Union leaders that kiss the hem of this White House/Democrats are hacks. Memo to those not paying attention amongst the middle and lower earners (and any wealthy with a conscience): The Democrats are just not that into us (the masses, we the people). That's putting it mildly. They are NOT our friends.

    This union, at least, stands up and speaks out as a union should.

    (Randi Weingarten, head of the AFT, by contrast, should should be forced to spend a year in the NNU's confines, as a condition of rehab. Who knows, maybe after a year or so she will come out making deals for her workers instead of Obama/Duncan... and earning her title as union head. She has been such a sell out. Obama's handmaiden in education deform, so far. So far, so bad.)

    Should a "progressive" Dem blog dwell in the safe zones of a tame party, or should it drive a tame party to break out?

    by NYCee on Tue Dec 14, 2010 at 05:06:17 PM PST

    •  This is very off the wall but.... (0+ / 0-)

      Do you by any chance have a sister who's a nurse in Chico California?  I'm likely putting 2 and 2 together and getting 5, but thought I'd ask.

      "I was asked what I thought of the mainstream media. I said I thought it would be a good idea" - Amy Goodman.

      by Chico David RN on Tue Dec 14, 2010 at 08:40:24 PM PST

      [ Parent ]

      •  No, I dont. But I admire CA unions... (0+ / 0-)

        Like this one, which is joined by CA Nurses, Ive seen.

        I like the way they stood up to Mr Top Down imported chancellor Anthony Alvarado - and who was that superintendent (Berman?) - in San Diego. I like the way they stood against "value added" ... CA lost Race to the Top and some blame the unions for not caving in order to win (as Weingarten urges them to do) but I say, you lose, you win, when it comes to Obama's Race to the Top.

        I was appalled by what the LATimes did to 7,000 teachers, too, over the summer. The public shaming of them using that bogus student test data, no less. I was tearing my hair out, crying, reading letter after letter by my colleagues on the west coast, feedback letters, letters in their defense that the LAT "permitted" them to submit, after they had thoroughly trashed them on the front pages. How nice of them.Then one of their shamed teachers committed suicide. Rigoberto Ruelas. Dreadful... the toll neoliberal policies take on us. Obama's neoliberal policies.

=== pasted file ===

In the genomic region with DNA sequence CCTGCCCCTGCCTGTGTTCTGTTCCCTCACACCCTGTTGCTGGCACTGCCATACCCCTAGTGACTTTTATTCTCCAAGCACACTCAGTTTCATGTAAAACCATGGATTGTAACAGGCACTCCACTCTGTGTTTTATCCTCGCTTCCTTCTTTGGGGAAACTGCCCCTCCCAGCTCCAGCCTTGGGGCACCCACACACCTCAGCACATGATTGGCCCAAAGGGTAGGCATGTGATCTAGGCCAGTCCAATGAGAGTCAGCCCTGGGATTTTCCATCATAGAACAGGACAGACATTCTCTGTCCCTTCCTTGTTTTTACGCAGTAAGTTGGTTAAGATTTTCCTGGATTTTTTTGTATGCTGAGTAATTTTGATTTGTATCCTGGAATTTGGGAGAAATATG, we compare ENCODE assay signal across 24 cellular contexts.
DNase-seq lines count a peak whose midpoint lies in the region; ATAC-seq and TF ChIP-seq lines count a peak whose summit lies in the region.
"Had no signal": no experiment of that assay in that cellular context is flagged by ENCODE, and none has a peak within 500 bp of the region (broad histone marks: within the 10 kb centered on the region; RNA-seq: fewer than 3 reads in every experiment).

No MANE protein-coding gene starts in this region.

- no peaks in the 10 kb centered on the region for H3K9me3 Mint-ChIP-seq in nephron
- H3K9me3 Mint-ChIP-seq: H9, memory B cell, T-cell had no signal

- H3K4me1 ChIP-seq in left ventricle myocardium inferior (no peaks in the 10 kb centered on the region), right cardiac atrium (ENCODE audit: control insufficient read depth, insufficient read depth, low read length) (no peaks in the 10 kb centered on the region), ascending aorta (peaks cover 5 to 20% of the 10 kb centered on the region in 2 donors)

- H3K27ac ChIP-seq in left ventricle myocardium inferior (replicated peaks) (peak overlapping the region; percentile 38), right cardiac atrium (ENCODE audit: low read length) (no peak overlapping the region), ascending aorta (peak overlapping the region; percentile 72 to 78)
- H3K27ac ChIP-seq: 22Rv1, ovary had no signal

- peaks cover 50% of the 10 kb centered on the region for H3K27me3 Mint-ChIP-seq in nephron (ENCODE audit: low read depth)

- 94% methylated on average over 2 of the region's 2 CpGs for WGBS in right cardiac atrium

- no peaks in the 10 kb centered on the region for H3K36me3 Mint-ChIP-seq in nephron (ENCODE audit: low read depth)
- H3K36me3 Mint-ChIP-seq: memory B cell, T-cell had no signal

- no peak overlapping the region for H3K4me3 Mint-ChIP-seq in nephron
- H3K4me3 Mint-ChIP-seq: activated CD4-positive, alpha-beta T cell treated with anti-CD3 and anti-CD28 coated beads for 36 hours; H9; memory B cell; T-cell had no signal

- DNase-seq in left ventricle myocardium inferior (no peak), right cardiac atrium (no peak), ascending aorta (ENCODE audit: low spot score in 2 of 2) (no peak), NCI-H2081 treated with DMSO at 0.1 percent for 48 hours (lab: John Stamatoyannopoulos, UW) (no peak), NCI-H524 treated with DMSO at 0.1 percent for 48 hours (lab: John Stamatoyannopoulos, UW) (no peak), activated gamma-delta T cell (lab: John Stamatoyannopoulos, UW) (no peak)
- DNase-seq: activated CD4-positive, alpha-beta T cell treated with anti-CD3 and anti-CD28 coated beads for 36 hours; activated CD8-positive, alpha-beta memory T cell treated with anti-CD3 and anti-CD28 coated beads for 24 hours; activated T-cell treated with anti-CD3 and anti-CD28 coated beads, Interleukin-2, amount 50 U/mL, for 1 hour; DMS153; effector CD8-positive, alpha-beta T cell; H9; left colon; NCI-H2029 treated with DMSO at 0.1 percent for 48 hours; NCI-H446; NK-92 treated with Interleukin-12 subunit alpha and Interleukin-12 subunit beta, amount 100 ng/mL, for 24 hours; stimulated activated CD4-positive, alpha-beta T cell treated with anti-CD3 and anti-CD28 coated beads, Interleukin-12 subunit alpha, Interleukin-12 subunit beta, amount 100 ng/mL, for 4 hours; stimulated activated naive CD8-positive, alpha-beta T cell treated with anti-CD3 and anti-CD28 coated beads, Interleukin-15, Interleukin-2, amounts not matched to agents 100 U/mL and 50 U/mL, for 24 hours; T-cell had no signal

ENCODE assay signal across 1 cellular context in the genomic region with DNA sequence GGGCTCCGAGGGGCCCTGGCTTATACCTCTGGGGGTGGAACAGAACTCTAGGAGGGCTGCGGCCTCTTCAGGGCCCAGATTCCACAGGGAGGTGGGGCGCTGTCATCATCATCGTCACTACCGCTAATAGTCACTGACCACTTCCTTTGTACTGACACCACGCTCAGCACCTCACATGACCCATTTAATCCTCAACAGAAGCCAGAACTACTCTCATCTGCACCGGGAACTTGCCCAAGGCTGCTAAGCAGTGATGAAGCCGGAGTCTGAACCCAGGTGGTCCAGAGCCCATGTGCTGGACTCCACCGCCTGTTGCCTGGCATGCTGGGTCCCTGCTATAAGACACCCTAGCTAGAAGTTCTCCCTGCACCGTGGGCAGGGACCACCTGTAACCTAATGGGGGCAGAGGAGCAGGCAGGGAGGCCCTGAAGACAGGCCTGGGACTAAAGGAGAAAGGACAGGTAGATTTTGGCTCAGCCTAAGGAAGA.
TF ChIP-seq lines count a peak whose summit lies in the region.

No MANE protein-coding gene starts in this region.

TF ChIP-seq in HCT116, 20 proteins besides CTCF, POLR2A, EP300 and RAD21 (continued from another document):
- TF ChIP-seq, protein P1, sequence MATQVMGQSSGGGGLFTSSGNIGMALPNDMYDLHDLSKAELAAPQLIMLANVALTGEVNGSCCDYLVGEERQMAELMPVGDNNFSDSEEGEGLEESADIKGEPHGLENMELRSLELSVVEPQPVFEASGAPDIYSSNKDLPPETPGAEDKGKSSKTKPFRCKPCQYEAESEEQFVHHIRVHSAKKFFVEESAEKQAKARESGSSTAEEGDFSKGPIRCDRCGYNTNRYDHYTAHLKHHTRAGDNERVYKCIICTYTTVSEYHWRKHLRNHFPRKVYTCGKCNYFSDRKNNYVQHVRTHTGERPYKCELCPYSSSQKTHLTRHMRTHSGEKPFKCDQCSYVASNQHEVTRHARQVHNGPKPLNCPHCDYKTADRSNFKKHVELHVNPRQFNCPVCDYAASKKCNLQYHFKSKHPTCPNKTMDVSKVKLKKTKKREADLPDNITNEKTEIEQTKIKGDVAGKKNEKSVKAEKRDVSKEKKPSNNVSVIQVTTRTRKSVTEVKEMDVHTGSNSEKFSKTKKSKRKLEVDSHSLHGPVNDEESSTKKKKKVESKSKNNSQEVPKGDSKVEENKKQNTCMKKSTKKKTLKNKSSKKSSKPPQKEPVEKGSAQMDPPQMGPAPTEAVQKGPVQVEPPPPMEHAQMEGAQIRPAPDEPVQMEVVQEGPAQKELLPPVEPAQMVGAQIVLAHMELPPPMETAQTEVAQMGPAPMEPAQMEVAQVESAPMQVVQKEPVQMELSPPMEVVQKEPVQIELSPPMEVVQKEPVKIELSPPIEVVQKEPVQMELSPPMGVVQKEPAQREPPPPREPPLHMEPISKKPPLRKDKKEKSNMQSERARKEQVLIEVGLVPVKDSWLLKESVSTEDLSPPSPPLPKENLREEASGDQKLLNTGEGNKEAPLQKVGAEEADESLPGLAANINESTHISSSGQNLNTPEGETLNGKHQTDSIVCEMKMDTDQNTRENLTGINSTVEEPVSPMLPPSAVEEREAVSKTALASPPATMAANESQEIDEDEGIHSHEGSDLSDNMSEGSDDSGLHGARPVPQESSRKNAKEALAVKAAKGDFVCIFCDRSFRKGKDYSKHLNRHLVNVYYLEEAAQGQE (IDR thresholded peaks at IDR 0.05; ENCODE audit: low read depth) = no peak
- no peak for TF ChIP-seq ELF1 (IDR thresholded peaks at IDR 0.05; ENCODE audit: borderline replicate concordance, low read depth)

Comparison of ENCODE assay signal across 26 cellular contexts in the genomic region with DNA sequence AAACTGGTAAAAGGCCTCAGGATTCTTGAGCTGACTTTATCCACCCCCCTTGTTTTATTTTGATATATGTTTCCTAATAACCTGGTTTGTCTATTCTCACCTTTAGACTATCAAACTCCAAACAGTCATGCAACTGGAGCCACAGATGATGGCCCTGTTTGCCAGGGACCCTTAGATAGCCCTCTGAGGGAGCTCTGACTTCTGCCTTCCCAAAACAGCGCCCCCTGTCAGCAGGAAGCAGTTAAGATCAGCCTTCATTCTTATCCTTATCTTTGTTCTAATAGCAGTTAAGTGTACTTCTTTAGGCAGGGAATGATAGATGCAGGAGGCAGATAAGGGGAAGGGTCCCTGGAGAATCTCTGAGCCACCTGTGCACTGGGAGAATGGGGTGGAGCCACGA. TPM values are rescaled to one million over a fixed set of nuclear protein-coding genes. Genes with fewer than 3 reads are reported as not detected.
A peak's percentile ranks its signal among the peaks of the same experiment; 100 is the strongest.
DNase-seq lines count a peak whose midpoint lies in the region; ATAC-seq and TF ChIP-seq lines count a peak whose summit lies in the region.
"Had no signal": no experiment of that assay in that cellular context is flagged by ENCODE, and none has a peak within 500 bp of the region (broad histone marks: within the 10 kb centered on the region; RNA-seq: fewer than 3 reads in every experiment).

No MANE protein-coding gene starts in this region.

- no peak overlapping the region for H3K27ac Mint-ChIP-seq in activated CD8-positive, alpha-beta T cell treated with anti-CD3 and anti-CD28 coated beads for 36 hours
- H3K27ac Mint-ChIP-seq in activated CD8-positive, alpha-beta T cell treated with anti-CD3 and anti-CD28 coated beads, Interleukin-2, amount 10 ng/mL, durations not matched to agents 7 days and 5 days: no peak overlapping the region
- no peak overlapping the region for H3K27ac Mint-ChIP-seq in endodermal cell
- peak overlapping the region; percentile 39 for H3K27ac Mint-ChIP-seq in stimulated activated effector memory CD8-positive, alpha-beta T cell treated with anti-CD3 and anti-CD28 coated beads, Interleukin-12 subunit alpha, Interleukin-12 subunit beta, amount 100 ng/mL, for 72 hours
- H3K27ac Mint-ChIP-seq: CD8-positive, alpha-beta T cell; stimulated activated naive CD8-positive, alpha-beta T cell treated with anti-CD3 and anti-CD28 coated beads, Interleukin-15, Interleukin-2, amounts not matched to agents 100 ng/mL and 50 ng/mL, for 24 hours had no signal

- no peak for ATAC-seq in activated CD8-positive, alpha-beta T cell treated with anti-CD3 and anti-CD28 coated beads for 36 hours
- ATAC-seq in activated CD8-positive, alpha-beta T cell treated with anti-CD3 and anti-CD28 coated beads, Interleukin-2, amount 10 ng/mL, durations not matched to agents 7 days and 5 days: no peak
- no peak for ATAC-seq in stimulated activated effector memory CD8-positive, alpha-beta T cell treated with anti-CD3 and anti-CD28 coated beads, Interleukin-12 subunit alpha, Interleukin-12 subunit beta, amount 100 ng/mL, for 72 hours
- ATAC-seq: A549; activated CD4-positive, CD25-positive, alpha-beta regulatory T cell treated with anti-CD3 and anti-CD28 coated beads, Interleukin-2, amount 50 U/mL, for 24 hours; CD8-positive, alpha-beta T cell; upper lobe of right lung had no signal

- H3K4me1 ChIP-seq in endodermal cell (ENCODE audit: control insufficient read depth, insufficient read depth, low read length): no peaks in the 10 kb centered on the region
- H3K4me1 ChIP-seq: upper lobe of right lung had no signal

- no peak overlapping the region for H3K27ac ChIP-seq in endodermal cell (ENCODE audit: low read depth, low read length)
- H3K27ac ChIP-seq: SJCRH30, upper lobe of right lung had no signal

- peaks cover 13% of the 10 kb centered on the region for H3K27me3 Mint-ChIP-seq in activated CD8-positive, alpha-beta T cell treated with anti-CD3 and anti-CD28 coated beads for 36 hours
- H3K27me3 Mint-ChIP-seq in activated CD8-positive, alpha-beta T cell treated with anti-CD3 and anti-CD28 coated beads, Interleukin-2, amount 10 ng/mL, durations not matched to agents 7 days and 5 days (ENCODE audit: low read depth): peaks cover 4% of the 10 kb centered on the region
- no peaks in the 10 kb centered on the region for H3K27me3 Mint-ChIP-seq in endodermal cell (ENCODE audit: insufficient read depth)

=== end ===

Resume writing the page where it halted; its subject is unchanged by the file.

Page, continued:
I loved how this union, NNU came out against the health plan, right away and without watering down their message. I love when unions fight back. I feel a lot of solidarity and admiration for the REAL fight exhibited by California working people and unions, in general. I am sure there are some crap unions, too, but overall, they deserve a big shout out and lots of support.

        I guess you could say they are all sisters (and brothers), in a certain way. Including those in "chico" :-)

        Should a "progressive" Dem blog dwell in the safe zones of a tame party, or should it drive a tame party to break out?

        by NYCee on Wed Dec 15, 2010 at 03:39:14 PM PST

        [ Parent ]

        •  good thoughts (1+ / 0-)
          Recommended by:
          NYCee

          I have a nurse friend here who has a relative who is an education activist in New York.  Hence the question.
          I don't keep fully up on the education issues - I pay attention to the broader parts, but not the details or personalities.  I'm more on the healthcare side of it as a nurse.  And I am proud to say, a member of the board of directors of CNA/NNOC, which is also the prime mover in NNU - the alphabet soup can get really confusing at times.
          I really appreciate your comments about our union.